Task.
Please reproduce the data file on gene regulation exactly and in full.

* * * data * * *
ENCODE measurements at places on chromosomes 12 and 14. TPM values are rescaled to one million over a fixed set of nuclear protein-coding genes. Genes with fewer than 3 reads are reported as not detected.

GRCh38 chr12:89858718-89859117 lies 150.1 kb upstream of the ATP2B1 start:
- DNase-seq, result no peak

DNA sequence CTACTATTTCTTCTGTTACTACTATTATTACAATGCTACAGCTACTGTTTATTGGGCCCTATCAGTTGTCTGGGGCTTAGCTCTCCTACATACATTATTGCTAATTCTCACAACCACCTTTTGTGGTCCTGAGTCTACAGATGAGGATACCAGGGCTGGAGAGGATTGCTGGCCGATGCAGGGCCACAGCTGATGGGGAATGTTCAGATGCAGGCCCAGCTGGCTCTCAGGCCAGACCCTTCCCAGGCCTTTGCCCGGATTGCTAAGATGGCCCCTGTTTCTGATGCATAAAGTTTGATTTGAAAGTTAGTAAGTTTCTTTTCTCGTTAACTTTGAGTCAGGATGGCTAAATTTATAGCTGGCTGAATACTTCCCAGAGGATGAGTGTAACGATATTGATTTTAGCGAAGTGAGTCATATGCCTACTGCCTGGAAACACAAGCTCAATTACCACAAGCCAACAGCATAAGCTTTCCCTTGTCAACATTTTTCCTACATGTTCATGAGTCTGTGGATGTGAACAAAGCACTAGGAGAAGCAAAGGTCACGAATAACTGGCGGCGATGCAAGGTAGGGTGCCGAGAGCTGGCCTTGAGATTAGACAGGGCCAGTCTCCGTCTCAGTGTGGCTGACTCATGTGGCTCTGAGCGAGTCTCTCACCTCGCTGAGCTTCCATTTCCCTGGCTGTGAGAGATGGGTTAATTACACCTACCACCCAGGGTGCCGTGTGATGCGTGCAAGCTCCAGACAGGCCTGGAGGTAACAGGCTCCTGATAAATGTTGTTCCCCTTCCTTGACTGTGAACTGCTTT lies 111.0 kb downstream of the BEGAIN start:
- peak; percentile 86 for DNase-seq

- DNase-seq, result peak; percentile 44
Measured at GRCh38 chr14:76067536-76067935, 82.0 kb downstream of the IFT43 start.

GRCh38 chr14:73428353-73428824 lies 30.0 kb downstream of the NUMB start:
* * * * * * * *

ENCODE measurements at places on chromosomes 12 and 14. TPM values are rescaled to one million over a fixed set of nuclear protein-coding genes. Genes with fewer than 3 reads are reported as not detected.

GRCh38 chr12:89858718-89859117 lies 150.1 kb upstream of the ATP2B1 start:
- DNase-seq, result no peak

DNA sequence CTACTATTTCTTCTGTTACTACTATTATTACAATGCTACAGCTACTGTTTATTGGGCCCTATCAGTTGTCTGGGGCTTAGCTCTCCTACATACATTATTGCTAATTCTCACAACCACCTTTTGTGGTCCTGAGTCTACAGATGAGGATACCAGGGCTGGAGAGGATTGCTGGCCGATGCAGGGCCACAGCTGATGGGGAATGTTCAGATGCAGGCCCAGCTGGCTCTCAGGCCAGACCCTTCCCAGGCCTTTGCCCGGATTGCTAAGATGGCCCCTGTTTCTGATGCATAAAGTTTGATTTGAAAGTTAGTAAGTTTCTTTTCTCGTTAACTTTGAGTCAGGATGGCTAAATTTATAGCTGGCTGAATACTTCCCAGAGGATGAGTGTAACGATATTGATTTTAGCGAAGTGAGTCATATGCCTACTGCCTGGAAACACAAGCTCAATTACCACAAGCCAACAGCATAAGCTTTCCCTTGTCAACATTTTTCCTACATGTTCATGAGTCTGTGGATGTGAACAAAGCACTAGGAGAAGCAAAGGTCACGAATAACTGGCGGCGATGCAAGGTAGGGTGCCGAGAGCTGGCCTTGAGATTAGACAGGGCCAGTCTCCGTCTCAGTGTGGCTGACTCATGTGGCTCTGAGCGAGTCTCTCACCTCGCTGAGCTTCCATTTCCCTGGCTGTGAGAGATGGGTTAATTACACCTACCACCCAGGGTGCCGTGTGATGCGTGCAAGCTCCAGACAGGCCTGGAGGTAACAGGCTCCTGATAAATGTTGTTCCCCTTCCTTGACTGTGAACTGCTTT lies 111.0 kb downstream of the BEGAIN start:
- peak; percentile 86 for DNase-seq

- DNase-seq, result peak; percentile 44
Measured at GRCh38 chr14:76067536-76067935, 82.0 kb downstream of the IFT43 start.

GRCh38 chr14:73428353-73428824 lies 30.0 kb downstream of the NUMB start: